For something a bit more historic, Arceaux has a more local, small-town feel about it, and comes complete with a market – and a Roman aqueduct. More popular with young professionals and young families.

Digital Nomad Tip

Cowork’in Montpellier is one of the best coworking spots here. It provides a great place to get some work done in the city, offering all the essentials for a nice, chilled working environment. Otherwise, Square Cocoon Coworking is more fashionable and has a creative mindset.

#6 Dijon


“Dijon is known for its namesake mustard, vineyards, and awesome gastronomy.”

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The ancient capital of the Burgundy province in eastern France, Dijon has a UNESCO-recognised city centre filled with marvels of architecture. It’s often cited as one of the most beautiful cities in France, with much of its historic buildings undamaged by bombing during World War II.

The city was actually once a crossroads in the Roman era, straddling Northern Europe and the Mediterranean. And it all grew from that. Nobles of the past shaped the city, which was once known in the Renaissance era as “the City of 100 Towers”.

Today, it’s cosmopolitan – think strolling pretty pedestrianised streets, sipping coffee on cafe terraces, and dining on gourmet meals.

Pros of Living in Dijon

  • Fairly safe
  • Eminently walkable
  • A lot of fun stuff to do

Cons Pros of Living in Dijon

  • English isn't widely spoken
  • It can be difficult to socialise
  • Bit small if you want a big city to explore

For those who want to create a home for a while in Dijon, it’s good to note that this eastern French city is popular with young French and has a healthy student population.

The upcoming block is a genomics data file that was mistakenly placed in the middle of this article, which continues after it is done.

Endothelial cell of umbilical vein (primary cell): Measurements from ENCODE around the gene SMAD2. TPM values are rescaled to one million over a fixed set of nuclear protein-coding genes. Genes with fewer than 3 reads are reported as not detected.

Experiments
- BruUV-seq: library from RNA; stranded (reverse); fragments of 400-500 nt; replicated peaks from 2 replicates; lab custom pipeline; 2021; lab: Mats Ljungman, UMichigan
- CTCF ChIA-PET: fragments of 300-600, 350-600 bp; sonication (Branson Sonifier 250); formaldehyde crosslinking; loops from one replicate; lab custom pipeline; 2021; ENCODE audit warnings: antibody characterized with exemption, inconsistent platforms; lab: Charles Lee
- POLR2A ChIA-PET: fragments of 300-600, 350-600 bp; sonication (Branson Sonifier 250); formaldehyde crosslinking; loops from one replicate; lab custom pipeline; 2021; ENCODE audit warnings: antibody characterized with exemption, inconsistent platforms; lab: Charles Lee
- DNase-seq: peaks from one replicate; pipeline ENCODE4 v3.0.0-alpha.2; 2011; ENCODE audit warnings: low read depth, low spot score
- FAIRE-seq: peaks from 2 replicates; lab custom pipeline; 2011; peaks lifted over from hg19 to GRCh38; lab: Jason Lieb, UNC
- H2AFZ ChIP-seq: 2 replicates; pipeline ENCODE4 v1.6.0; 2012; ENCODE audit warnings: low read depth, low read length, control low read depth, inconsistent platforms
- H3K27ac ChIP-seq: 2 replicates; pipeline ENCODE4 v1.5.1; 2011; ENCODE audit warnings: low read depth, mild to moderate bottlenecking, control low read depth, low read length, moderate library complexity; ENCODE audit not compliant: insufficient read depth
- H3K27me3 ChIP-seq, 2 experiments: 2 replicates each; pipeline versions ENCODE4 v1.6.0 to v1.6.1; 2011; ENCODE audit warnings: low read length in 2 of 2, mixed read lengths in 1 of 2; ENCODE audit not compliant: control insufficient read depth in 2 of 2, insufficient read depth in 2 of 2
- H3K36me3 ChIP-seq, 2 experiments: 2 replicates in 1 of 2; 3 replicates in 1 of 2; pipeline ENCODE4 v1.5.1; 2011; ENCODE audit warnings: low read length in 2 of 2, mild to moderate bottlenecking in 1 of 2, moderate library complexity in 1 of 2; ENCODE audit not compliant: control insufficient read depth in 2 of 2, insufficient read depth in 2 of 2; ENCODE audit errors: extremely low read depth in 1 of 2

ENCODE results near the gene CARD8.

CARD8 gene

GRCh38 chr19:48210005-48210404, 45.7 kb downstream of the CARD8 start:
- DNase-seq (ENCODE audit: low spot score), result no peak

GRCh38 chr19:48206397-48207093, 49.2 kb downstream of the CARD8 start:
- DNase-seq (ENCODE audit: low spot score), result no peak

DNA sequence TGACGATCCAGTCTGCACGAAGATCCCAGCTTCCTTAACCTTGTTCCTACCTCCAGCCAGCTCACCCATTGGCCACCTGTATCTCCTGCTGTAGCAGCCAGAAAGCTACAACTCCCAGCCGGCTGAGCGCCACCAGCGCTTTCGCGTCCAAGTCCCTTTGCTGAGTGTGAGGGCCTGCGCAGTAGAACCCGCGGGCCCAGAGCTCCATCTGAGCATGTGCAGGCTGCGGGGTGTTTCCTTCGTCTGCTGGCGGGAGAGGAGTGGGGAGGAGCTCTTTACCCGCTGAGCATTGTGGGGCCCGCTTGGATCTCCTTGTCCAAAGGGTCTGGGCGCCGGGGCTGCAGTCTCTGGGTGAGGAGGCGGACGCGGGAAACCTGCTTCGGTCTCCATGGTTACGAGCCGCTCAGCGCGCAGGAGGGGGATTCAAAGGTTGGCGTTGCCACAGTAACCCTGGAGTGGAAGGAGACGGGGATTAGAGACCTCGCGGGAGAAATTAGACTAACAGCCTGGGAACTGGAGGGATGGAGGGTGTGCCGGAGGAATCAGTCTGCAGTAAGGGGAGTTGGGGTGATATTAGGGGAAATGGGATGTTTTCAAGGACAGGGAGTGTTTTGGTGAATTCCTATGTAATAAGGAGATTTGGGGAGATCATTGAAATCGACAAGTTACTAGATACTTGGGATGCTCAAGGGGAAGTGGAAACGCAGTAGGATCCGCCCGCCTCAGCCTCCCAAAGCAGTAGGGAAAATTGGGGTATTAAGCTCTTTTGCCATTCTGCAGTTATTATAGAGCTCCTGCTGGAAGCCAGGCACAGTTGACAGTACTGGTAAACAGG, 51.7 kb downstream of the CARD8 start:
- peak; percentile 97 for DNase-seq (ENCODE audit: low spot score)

Base yourself in Toison d’Or, and you’ll be in a newly developed part of the city. Here you’ll find shopping complexes, grocery stores, and city parks aplenty. Bonus: housing is cheaper than it is further into the city centre, but transport is still good.

Port du Canal is closer to central Dijon, and while it can get busy with tourists, it’s a generally relaxing and charming place to be. There are many museums and cinemas to entertain residents, and a slew of restaurants and bars, too.

Digital Nomad Tip

If you’re looking for a coworking space in Dijon, look no further. The professional Startway Coworking Dijon, located inside a renovated historic building, boasts high ceilings, plush carpets, and an ideal central location.

#7 Marseille


“Coastal Marseille is France’s second city and boasts port city living by the bucketful.”

Monthly Cost of Living in Marseille


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Marseille is a multicultural city that’s been a hub of trade and immigration ever since it was a Greek colony way back in 600 BC. It’s one of the oldest cities in Europe, but it comes with a substantial sprinkling of urban grit. Nonetheless, Marseille recently had a bit of a glow-up when it became the 2013’s European Capital of Culture.

It’s not just urban living and history that make Marseille what it is today. Basing yourself in Marseille means having access to some of the country’s most interesting gastronomy, as well as being well-positioned to explore the French Riviera to the east.

Pros of Living in Marseille

  • Food is amazing
  • Affordable rent compared to other French cities